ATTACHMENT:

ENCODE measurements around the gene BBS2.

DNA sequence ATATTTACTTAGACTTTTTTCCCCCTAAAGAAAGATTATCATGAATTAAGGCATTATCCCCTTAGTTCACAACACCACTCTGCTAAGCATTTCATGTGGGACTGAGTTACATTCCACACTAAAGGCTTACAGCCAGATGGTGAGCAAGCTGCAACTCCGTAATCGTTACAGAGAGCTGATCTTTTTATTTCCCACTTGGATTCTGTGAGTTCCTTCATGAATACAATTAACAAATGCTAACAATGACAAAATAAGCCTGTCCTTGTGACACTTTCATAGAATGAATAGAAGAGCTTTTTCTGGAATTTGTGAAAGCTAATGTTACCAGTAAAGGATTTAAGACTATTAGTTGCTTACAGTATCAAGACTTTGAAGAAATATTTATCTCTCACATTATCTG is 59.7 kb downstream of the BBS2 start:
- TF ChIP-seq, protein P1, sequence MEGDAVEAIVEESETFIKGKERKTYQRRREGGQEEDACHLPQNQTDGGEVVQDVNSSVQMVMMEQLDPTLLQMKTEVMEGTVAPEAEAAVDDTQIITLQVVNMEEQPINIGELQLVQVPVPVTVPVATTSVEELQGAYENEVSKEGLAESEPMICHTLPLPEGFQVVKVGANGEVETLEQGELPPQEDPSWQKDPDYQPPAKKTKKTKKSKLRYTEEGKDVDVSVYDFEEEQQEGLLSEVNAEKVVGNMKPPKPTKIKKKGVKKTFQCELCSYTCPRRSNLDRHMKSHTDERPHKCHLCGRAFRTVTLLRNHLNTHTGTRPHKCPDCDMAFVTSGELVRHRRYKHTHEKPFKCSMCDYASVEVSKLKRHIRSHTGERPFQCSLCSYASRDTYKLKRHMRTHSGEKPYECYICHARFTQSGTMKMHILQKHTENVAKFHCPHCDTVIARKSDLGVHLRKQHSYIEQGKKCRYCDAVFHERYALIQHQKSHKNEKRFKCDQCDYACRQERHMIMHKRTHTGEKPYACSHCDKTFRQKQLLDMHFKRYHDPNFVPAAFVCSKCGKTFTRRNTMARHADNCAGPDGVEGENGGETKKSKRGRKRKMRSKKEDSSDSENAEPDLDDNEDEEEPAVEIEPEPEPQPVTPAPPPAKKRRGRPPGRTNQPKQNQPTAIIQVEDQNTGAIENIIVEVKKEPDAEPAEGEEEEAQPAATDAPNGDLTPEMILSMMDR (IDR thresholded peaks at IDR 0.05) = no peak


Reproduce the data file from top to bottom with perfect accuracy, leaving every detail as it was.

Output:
ENCODE measurements around the gene BBS2.

DNA sequence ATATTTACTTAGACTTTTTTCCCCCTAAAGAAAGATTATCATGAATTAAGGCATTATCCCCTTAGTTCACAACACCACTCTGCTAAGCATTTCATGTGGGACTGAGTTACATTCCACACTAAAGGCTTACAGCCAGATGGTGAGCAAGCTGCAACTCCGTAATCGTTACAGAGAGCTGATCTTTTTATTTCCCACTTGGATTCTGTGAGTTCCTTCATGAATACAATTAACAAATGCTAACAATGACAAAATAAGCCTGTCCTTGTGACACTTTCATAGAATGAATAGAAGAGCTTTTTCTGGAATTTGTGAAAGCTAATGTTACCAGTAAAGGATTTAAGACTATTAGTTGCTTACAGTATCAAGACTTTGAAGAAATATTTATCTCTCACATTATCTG is 59.7 kb downstream of the BBS2 start:
- TF ChIP-seq, protein P1, sequence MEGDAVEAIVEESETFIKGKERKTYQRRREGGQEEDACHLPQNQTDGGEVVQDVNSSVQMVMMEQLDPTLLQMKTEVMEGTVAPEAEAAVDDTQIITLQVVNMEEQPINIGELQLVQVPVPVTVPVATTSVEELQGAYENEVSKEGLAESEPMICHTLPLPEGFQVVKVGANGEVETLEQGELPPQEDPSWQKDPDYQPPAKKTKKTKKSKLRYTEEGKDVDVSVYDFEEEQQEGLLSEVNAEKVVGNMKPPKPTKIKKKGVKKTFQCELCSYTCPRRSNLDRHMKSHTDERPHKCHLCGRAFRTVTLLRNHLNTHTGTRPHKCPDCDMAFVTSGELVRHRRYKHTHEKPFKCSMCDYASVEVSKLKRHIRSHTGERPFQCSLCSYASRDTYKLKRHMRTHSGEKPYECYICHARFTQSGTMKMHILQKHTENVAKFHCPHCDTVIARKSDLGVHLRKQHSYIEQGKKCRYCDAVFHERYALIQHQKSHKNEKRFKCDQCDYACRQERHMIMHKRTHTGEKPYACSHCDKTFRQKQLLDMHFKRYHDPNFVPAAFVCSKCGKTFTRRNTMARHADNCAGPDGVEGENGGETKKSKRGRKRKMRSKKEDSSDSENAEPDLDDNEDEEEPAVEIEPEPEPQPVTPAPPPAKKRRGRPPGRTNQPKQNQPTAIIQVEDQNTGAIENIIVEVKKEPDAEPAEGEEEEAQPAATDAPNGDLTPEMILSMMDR (IDR thresholded peaks at IDR 0.05) = no peak